Finger dowsing is a type of deviceless dowsing. If you prefer to read instead of watch, the transcript of the video is below.
Finger dowsing is type of deviceless dowsing. That is, it is a type of dowsing where you don't use any tools other than, in this case, your fingers.
There are numerous ways you can do finger dowsing, but in this video, we'll keep it simple and only share a couple of popular methods.
But before we go into them in detail, please remember that dowsing is a simple and natural skill everyone can do, which depends on you being in the correct, quiet state of mind after having asked a well-formed and specific question.
Back to finger dowsing. The first, and in some ways, the simplest of all the possible methods, is where you dowse by rubbing your index finger and thumb together.
It sounds too easy to be true, but it works. But, for it to work well you should remember a couple of things. If you've just put cream or lotion on your hands, or washed them with soap, it won't work. It relies on the skin being dry. Also, don't press the thumb and finger together hard, just enough so that they slide over each other easily.
Ask your question and, if the answer is a ‘yes', then the finger and thumb feel ‘sticky'. You're using the exact same pressure as before the question, but now the finger and thumb don't slide as easily. They stick a little. Obviously, a ‘no' would show as no change at all in how they move over each other.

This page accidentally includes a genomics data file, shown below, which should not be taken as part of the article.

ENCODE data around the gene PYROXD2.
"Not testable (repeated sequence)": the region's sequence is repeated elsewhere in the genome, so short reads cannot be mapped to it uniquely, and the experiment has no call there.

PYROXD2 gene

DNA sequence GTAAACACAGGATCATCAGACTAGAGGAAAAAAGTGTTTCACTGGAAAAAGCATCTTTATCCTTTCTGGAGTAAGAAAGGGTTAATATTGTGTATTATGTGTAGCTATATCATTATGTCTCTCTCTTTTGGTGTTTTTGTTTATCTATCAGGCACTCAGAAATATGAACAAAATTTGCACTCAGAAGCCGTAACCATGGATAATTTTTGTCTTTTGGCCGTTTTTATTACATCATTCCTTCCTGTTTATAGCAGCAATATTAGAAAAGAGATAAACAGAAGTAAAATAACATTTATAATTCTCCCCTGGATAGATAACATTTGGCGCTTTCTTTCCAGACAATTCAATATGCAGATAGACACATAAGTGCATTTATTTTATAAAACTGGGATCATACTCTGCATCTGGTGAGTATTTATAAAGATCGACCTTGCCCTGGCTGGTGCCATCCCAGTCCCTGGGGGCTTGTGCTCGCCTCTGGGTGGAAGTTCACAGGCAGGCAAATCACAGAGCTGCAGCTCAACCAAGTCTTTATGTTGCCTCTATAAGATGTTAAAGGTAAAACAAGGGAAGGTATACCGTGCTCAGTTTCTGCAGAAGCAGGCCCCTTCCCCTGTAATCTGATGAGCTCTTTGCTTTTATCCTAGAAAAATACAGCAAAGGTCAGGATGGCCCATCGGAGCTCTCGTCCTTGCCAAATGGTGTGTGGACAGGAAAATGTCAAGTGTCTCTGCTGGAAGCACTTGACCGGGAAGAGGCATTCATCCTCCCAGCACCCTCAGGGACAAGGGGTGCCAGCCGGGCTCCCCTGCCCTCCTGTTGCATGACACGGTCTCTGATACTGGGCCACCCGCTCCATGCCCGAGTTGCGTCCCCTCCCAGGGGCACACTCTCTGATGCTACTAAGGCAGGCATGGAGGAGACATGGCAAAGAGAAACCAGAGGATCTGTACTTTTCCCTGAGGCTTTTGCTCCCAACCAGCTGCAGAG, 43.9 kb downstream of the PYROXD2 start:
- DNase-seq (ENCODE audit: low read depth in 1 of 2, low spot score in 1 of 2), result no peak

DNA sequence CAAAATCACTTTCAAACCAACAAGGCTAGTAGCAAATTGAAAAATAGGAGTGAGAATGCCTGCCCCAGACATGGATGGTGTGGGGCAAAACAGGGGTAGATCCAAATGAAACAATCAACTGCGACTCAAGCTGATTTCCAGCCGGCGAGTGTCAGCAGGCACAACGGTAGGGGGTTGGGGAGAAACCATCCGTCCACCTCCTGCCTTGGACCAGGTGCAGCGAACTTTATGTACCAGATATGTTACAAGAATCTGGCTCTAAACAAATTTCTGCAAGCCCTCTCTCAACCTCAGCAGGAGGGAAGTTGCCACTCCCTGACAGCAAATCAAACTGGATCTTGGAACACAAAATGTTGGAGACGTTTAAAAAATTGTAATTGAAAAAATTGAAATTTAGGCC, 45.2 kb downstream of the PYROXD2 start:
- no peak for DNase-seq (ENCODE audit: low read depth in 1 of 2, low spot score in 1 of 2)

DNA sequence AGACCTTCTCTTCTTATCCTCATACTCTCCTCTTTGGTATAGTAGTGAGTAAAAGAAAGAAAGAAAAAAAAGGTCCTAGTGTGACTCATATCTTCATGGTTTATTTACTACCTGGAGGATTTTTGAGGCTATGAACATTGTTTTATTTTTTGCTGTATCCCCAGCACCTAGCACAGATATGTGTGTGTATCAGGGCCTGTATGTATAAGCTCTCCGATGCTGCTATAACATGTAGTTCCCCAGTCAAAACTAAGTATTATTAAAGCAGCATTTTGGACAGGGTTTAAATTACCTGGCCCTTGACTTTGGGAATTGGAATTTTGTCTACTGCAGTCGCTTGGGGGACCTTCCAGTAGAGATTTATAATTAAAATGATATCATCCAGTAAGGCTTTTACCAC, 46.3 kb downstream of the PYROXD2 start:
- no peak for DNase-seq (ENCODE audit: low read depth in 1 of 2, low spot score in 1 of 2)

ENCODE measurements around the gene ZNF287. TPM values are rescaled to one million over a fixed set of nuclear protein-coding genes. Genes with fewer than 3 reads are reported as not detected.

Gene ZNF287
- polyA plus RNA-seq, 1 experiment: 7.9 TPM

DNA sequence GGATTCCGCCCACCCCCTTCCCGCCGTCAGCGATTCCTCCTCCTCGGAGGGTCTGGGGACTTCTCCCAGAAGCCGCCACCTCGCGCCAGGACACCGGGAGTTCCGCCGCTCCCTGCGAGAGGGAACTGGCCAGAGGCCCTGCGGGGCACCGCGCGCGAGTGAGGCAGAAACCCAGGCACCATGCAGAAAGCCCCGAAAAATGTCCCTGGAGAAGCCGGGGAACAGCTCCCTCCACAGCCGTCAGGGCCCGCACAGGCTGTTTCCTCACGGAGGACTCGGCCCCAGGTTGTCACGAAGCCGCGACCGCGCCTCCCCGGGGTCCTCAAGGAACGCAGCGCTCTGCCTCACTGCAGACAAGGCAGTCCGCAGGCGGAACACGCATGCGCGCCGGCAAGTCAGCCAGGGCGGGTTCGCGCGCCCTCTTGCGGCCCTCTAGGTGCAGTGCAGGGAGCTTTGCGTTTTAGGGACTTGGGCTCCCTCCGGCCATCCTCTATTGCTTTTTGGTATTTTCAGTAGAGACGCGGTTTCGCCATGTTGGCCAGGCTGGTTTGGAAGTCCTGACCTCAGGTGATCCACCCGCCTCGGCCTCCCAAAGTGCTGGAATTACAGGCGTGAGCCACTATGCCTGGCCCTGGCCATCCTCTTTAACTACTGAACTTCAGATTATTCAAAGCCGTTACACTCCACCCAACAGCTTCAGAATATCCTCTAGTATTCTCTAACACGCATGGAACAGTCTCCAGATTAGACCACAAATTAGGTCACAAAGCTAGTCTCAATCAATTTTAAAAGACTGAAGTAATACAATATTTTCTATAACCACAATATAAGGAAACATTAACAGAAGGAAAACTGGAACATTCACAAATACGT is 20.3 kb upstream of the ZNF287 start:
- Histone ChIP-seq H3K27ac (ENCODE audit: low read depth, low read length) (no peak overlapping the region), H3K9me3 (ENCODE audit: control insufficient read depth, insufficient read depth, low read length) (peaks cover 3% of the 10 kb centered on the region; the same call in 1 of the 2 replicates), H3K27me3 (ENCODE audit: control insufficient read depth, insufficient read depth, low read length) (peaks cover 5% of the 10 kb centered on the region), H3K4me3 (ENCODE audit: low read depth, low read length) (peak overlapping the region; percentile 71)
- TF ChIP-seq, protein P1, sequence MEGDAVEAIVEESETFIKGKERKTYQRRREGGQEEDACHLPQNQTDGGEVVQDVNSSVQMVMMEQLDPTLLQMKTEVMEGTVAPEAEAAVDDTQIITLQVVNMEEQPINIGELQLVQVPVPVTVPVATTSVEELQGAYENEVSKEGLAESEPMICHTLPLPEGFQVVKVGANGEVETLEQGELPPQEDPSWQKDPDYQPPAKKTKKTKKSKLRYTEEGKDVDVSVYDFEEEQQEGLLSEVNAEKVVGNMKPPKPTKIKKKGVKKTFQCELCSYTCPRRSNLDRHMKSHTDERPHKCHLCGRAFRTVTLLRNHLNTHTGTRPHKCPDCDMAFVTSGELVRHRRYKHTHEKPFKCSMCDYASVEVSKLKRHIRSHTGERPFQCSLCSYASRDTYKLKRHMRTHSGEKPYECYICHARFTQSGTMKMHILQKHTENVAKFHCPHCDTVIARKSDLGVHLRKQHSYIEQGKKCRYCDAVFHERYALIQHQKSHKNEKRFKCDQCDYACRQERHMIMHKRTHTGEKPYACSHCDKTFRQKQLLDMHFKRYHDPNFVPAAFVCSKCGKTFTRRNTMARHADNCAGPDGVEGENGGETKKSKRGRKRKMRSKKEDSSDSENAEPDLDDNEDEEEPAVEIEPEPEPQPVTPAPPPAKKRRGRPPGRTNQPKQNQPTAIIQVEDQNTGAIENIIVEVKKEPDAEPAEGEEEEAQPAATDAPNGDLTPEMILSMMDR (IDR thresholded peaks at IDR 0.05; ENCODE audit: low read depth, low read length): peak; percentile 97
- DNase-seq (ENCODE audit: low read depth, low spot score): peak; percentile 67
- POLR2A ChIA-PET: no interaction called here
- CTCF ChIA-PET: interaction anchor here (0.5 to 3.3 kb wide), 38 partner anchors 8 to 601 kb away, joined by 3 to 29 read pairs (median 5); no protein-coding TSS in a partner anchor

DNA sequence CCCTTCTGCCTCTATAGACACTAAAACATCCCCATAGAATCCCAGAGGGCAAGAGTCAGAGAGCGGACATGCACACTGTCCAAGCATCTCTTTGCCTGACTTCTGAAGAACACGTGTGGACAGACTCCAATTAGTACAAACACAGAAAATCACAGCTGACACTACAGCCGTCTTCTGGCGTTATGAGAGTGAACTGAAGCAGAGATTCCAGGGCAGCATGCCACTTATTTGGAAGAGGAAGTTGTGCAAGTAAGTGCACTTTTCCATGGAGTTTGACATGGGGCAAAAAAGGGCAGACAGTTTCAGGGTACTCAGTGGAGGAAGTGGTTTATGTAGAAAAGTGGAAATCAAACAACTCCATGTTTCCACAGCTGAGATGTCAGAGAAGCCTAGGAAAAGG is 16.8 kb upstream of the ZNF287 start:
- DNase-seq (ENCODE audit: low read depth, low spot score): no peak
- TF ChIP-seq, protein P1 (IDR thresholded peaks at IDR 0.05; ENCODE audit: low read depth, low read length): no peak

A second method of finger dowsing is to link your fingers and thumbs together like a chain. To dowse, you simply ask your question and see if you can break the link by pulling your hands apart. This isn't a trial of strength, done slowly. It's a quick motion. All you're really testing is how your fingers want to react to that tug. If they hold together, it means that the answer is a ‘yes'. And if they break, it's a ‘no'.
You mustn't keep tugging and tugging. Ask the question and then a quick pull to see the response. That's all it takes. Nothing else.
It's just the same with the finger and thumb rub earlier. You don't keep moving them to see if it works. Either it will work or it won't and it will happen quickly.
The beauty about finger dowsing is that it is something that can be done anywhere at any time. Without the need for having tools with you, finger dowsing, or any type of deviceless dowsing, makes the skill much more widely accessible.
Plus, by getting rid of the tool and focusing instead on your own body, you will become a far better dowser more quickly, because, after all, dowsing is all about your body's response to the question. So if you get rid of the tool, you're removing one other obstacle between you and the answer.
Have you used a type of finger dowsing yourself? Was it successful? Share your experiences in the comments section below.